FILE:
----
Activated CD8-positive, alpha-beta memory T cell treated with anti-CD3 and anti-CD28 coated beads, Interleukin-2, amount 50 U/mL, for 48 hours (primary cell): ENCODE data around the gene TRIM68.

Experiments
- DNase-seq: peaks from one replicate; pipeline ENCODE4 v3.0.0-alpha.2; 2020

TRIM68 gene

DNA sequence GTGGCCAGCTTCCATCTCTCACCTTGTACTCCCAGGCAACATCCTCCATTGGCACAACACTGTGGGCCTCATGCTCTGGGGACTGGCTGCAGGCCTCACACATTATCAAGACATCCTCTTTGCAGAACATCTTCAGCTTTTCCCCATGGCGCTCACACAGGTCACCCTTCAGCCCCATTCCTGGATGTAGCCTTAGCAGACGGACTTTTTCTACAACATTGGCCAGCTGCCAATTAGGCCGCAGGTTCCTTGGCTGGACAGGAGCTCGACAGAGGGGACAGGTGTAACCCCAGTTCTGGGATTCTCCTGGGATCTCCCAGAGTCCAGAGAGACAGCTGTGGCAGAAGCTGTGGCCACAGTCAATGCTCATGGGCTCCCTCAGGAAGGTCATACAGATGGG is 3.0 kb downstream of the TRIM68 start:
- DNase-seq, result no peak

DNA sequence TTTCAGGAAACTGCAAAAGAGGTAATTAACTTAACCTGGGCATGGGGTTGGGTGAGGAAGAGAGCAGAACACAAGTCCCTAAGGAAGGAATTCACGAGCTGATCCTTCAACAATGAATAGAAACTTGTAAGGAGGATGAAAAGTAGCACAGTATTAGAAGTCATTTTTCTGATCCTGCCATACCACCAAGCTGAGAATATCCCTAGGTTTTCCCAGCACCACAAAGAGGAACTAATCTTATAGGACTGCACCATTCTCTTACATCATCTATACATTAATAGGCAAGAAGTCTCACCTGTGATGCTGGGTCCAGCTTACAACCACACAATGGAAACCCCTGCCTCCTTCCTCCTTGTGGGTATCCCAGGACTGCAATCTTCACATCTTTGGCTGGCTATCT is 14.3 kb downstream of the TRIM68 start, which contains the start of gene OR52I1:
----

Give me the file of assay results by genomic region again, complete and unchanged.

Activated CD8-positive, alpha-beta memory T cell treated with anti-CD3 and anti-CD28 coated beads, Interleukin-2, amount 50 U/mL, for 48 hours (primary cell): ENCODE data around the gene TRIM68.

Experiments
- DNase-seq: peaks from one replicate; pipeline ENCODE4 v3.0.0-alpha.2; 2020

TRIM68 gene

DNA sequence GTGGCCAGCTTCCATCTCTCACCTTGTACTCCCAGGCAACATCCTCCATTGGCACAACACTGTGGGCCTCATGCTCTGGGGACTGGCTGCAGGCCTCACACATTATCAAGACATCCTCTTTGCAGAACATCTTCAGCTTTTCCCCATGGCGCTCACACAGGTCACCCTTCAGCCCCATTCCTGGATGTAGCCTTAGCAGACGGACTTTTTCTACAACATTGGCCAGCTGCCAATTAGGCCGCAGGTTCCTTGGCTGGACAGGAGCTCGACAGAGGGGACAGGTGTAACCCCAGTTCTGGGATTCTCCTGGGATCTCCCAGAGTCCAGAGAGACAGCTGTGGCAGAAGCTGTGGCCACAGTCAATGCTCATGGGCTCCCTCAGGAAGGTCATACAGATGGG is 3.0 kb downstream of the TRIM68 start:
- DNase-seq, result no peak

DNA sequence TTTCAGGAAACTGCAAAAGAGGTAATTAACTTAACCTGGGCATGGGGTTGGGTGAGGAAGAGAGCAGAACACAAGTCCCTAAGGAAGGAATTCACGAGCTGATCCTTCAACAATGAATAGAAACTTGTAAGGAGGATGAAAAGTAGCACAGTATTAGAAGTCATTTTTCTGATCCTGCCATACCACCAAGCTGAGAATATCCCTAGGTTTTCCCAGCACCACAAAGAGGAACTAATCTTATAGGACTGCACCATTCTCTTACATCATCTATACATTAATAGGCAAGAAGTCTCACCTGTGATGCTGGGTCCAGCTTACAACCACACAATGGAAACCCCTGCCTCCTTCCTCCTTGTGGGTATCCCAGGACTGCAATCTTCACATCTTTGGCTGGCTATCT is 14.3 kb downstream of the TRIM68 start, which contains the start of gene OR52I1: